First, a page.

Senator the Hon Mathias Cormann
Minister for Finance
Date: Thursday, 3 September 2015
SANDI ALOISI: Let’s go straight to one of the top political stories this morning. The Abbott Government has insisted through a series of recent scandals that it won’t be distracted from the main game of jobs and growth. Yesterday those issues were in the political spotlight, but the news was not good for the Government with growth stalling. For a Government view on those economic figures, we’re joined by the Finance Minister, Mathias Cormann. He’s speaking to Marius Benson.
MARIUS BENSON: Mathias Cormann, good morning.
MATHIAS CORMANN: Good morning, Marius.
MARIUS BENSON: The headlines make sobering reading for the Government today. The Australian, 'Economy stuck in the slow lane'. The Sydney Morning Herald, 'Economy stumbles'. The Financial Review, 'Economy hits the brakes'. Would you argue with those assessments?
MATHIAS CORMANN: The Australian economy continues to grow, despite the biggest fall in our terms of trade in fifty years. While other commodity based economies like Canada and Brazil are in recession, we continue to grow.
MARIUS BENSON: But the growth is 0.2 per cent and it wouldn’t be there, it wouldn’t be in the positive territory at all, except for the Government. It seems a little ironic. You’re always talking about smaller government and getting Government out of the way. It’s the Government that is keeping the economy positive.
MATHIAS CORMANN: We are pursuing smaller government. We are in a stronger position than we would have been if we hadn’t got rid of the carbon tax and the mining tax, which reduces the size of Government. If we hadn’t reduced taxes for small business. If we hadn’t reduced red tape costs for business by about $2 billion a year. If we hadn’t started to roll out our record investment in productivity enhancing infrastructure. If we hadn’t pursued some of the tax cut initiatives in the most recent Budget, which incidentally also reduced the size of Government. What we are also doing is pursue a very ambitious free trade agenda, which helps business get better access to key markets in our region and helps them be more successful and employ more Australians. We are implementing our plan for stronger growth and more jobs. That means that we are in a stronger position than we would have been. It means that we have been able to work our way through this significant transition with record falls in our terms of trade better than other commodity based economies in the world.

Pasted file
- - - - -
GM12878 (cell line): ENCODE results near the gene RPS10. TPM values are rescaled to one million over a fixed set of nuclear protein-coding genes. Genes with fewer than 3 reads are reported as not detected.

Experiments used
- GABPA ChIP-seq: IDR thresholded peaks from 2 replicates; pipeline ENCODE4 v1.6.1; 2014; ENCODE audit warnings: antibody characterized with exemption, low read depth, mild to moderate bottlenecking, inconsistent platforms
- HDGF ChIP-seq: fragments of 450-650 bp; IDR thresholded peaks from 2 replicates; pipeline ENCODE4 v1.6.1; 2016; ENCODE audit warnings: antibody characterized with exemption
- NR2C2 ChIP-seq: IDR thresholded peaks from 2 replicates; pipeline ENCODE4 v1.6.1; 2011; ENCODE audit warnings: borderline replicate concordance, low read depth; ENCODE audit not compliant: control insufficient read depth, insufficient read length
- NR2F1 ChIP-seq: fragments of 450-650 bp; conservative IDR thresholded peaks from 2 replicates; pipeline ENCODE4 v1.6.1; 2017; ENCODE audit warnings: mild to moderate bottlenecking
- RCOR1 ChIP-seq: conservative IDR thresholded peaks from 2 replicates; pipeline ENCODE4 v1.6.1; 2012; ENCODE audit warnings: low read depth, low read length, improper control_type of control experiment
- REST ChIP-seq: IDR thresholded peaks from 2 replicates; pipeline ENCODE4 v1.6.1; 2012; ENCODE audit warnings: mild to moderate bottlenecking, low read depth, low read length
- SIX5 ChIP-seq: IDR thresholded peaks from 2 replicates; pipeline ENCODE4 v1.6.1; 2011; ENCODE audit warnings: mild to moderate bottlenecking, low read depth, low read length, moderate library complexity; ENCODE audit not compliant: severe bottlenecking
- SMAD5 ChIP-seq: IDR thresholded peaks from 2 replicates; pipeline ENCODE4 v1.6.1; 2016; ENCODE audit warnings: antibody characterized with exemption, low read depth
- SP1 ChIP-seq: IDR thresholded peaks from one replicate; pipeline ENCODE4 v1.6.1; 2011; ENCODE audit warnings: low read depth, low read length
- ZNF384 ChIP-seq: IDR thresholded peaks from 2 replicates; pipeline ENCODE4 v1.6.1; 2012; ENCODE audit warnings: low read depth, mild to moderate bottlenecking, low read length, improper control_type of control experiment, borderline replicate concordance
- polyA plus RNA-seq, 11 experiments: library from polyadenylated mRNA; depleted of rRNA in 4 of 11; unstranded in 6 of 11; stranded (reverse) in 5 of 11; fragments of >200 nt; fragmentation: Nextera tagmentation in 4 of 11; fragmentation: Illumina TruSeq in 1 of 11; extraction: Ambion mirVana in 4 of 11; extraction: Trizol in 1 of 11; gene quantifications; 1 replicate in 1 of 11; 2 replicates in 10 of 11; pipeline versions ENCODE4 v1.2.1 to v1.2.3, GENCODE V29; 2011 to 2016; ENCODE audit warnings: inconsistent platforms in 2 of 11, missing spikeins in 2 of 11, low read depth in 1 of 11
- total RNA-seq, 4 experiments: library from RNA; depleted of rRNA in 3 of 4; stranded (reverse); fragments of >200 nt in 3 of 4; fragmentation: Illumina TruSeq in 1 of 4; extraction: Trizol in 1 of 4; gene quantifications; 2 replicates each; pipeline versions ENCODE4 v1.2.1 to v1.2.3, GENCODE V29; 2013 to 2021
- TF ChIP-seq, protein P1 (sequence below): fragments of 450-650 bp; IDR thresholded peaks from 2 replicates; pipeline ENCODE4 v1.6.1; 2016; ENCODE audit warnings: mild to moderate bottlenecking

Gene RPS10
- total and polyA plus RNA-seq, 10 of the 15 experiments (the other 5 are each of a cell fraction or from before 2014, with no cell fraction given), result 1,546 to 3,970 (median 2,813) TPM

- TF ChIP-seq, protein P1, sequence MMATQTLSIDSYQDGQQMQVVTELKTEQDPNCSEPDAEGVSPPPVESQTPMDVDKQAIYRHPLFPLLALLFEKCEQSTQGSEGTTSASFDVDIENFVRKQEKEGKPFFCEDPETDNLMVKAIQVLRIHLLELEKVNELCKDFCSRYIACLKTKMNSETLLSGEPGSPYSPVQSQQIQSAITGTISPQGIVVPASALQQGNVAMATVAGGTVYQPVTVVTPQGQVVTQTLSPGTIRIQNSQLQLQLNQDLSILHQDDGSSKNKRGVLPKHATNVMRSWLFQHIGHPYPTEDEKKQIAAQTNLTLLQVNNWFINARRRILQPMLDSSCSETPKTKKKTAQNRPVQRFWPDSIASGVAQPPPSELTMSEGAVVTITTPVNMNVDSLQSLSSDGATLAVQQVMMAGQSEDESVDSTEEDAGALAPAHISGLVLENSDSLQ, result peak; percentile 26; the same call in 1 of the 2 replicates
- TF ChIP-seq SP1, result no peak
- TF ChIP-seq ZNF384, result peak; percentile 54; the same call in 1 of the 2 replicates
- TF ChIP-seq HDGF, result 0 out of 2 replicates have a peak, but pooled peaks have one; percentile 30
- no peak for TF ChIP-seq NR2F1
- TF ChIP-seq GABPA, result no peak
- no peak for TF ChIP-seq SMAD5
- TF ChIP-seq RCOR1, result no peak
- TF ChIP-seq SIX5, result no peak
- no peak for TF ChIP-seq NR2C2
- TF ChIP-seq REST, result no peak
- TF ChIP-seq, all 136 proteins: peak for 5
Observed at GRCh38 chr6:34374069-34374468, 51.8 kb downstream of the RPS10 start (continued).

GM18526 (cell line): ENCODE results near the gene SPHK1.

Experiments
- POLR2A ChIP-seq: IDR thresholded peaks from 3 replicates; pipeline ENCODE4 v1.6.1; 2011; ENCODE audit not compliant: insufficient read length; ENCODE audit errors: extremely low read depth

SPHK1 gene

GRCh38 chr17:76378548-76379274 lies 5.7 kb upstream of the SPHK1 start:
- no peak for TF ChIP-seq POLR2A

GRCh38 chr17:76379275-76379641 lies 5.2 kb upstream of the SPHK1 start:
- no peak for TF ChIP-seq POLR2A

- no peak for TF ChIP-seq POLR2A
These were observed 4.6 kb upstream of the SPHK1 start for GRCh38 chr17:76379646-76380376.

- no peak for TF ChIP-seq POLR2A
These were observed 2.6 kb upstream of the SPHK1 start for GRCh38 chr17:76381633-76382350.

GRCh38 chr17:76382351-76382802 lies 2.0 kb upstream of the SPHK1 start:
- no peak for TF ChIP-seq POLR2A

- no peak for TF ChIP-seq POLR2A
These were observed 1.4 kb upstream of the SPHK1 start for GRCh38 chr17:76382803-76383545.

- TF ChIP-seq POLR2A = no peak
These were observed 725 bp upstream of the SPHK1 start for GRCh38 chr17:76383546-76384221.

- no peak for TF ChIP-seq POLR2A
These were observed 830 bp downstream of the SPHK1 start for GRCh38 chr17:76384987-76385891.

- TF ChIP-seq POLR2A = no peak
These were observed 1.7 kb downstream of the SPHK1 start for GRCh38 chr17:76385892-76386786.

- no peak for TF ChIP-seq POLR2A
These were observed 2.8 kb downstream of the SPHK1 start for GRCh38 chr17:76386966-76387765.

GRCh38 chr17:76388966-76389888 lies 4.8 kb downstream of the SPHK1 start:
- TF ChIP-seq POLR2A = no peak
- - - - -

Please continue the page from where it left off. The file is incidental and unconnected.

MARIUS BENSON: But your plans for stronger growth has delivered weaker growth.
MATHIAS CORMANN: It is stronger growth than we would have had if we hadn’t taken all of the actions that we’ve taken ...interrupted
MARIUS BENSON: But isn’t that a fairly weak argument, Minister, when you say it would have been worse if we hadn’t done what have done, even though it’s pretty grim in the outcome?
MATHIAS CORMANN: That is a critically important argument. We are in a stronger position than we would have been if we hadn’t got rid of some of these job destroying, anti-investment, anti-growth policies of the previous government. We are in a stronger position than comparable economies in other parts of the world. Yes, we are dealing with some geo-economical challenges. Yes, we are dealing with some external headwinds, but we are focussed on making sure that the Australian economy is in the strongest possible position to deal with those challenges. That we are as resilient as possible. That is why we are focused on improving our international competitiveness. That is why we are focused on improving productivity and reducing the cost of doing business. All of these external challenges that we are currently facing mean that we need to work even harder to implement our plan for stronger growth and more jobs.